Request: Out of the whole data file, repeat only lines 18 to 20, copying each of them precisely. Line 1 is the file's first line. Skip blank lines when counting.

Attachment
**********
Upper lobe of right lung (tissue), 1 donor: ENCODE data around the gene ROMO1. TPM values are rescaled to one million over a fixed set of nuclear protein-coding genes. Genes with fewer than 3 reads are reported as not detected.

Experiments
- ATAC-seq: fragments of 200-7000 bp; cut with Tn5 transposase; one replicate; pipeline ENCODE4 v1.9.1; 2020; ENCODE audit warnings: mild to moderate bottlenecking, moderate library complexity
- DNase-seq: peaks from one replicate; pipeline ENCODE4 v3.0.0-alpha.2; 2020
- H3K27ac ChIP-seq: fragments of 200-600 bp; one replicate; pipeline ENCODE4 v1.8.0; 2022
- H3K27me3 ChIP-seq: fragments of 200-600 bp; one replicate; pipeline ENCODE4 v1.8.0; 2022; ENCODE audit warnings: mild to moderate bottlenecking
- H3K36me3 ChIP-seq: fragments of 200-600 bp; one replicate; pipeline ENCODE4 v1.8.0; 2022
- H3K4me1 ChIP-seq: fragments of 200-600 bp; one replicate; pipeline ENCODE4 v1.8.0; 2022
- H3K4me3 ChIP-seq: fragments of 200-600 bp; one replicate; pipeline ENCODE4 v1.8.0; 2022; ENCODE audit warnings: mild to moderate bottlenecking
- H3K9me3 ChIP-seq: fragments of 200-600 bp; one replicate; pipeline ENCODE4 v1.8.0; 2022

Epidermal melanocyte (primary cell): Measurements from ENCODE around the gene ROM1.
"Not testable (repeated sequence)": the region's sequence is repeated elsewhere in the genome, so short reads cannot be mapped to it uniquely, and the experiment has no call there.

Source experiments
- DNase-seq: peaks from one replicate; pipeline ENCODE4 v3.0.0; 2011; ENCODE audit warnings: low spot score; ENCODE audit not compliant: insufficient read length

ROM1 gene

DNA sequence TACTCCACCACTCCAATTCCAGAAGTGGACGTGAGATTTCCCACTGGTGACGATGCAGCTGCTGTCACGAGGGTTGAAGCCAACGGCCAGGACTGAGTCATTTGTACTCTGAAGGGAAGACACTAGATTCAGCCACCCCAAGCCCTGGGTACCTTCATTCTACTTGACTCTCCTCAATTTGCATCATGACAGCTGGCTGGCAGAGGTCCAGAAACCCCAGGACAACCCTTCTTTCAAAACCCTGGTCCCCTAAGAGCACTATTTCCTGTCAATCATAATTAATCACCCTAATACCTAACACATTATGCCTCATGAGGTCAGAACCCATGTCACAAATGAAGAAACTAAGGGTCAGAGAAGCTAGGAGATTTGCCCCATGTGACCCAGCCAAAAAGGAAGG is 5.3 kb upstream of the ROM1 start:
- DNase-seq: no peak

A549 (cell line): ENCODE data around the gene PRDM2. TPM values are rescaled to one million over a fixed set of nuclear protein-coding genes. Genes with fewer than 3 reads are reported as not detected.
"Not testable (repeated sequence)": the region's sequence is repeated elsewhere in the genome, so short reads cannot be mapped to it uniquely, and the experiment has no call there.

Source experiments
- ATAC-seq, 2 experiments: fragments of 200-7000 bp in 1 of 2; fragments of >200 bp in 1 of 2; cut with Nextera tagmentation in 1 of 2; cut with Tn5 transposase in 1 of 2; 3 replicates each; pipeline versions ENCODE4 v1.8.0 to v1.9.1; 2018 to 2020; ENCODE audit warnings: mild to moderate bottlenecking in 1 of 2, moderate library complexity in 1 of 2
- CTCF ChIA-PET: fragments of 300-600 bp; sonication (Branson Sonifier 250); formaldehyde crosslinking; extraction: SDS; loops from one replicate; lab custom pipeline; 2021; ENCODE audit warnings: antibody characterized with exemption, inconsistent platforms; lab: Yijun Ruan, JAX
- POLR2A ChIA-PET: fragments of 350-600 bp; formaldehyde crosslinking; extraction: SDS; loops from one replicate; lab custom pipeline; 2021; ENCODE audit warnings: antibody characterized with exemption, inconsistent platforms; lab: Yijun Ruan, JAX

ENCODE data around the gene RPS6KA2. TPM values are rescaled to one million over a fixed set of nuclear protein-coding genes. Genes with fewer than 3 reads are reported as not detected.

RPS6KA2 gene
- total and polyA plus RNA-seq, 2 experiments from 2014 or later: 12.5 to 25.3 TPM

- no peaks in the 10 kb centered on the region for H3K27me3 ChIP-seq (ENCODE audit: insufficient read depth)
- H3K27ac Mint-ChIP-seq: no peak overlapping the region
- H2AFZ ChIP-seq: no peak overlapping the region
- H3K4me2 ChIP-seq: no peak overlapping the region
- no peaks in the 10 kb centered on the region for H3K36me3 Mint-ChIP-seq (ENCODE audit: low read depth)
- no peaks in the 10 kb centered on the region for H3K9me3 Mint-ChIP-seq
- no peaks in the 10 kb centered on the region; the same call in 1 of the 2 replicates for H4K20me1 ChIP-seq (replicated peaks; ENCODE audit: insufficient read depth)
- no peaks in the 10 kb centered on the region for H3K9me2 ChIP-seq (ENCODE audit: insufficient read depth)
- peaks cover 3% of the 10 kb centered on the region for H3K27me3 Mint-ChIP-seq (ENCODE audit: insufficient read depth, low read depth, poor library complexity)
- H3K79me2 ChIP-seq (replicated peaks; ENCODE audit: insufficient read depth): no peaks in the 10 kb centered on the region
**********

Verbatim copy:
A549 (cell line): ENCODE data around the gene PRDM2. TPM values are rescaled to one million over a fixed set of nuclear protein-coding genes. Genes with fewer than 3 reads are reported as not detected.
"Not testable (repeated sequence)": the region's sequence is repeated elsewhere in the genome, so short reads cannot be mapped to it uniquely, and the experiment has no call there.

Source experiments